This paper introduces the ideas of “slow” to recruitment, participation, partnership and leadership with suggestions for practical implementation.

When was your last busy day? Was it a day packed with more activity than usual? Or a day or a set of days when there was much to be done, that left you feeling shattered, worn out, stressed? A continual stream of busy days can become problematic, as judgement is clouded, loud voices and fast thinkers are favoured; people can feel overlooked or under-appreciated, and new ideas can be in danger of being under-explored.


There is a lot to do in the arts and culture sector: activity strands evolve and expand, and increasing inclusion and engagement are priorities. It is now necessary for cultural leaders to maintain or increase quality and delivery with less public funding, whilst developing other sources of revenue from partnerships and earned income. Cultural teams simultaneously work to mission statements and values, aims and objectives, whilst also upholding service standards.

The word “slow” has been used as a derogatory term, describing someone’s lack of skill or aptitude, someone sluggish or plodding. Slow can be considered to be lethargic, half-hearted, dull, perhaps unspectacular, the very opposite of what leadership is projected to be. I would like to reclaim slow as a positive term that facilitates greater inclusion, reflection and considered action in cultural leadership – in fact leadership in any sector. Slow means to be unhurried, measured and moderate. Working with slow could be more deliberate, steady and sedate. What is wrong with being slow-moving? What if slow, being slow, facilitating slow, accepting of slow, were considered a strong facet of leadership? What if slowing down was considered to be a leadership approach and a skill to be admired?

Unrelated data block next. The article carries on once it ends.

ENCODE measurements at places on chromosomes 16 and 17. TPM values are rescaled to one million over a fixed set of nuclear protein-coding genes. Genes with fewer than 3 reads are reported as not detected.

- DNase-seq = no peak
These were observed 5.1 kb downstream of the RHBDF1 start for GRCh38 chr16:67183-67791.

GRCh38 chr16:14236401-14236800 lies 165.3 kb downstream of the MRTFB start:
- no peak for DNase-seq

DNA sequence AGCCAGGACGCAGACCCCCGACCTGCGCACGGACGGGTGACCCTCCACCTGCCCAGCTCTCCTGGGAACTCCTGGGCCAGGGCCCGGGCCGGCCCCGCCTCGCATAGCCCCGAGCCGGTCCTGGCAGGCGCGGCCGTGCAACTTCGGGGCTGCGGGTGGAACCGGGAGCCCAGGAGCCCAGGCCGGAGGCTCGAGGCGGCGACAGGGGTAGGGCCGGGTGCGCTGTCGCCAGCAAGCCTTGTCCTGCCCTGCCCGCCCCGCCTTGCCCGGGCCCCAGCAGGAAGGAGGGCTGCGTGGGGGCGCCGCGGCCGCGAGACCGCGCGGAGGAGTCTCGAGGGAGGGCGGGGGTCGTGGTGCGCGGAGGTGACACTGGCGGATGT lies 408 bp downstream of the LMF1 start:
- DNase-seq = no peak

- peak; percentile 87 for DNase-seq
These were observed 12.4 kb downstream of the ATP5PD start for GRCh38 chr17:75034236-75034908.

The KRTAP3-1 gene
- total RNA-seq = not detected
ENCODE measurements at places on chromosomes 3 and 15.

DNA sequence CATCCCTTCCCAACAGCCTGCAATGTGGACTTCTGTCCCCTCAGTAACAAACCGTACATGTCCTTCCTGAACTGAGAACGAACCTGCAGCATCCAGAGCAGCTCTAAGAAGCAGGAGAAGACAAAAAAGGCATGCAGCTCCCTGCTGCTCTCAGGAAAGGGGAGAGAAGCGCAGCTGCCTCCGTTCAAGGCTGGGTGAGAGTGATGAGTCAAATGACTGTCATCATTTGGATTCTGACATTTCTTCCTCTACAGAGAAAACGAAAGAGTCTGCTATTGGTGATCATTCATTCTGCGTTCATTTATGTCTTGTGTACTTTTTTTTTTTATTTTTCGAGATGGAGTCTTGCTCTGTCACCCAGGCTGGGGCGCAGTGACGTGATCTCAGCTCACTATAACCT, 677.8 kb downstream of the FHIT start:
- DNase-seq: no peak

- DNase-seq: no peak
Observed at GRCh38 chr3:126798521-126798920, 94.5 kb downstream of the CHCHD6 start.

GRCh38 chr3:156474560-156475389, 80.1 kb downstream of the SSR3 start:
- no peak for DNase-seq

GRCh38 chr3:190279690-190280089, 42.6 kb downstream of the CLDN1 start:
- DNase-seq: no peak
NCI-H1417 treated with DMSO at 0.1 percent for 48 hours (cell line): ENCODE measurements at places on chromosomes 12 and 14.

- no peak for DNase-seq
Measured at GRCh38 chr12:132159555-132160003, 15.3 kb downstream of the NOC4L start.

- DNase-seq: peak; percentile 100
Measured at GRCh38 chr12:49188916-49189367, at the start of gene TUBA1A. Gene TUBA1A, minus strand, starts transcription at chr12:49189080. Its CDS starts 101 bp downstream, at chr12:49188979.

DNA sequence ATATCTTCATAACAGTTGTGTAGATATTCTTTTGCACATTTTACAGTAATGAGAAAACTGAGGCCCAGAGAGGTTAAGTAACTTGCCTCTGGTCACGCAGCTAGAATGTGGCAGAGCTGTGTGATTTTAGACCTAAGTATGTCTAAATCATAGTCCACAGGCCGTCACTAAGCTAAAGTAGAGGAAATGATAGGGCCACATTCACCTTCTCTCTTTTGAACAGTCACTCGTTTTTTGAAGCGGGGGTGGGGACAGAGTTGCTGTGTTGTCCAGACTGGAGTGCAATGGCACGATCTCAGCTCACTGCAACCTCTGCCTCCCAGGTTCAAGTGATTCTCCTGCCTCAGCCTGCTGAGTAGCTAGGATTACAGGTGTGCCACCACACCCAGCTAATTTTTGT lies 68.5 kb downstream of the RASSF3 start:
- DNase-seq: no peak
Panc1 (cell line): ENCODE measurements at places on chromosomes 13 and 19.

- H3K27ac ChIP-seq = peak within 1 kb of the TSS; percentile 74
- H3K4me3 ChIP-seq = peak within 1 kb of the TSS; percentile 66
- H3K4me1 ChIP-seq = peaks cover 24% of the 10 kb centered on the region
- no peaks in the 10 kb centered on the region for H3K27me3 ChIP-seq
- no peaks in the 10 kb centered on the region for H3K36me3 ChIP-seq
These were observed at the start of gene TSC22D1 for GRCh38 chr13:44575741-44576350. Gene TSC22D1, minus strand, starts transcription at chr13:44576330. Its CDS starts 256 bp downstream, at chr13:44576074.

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Luke Davies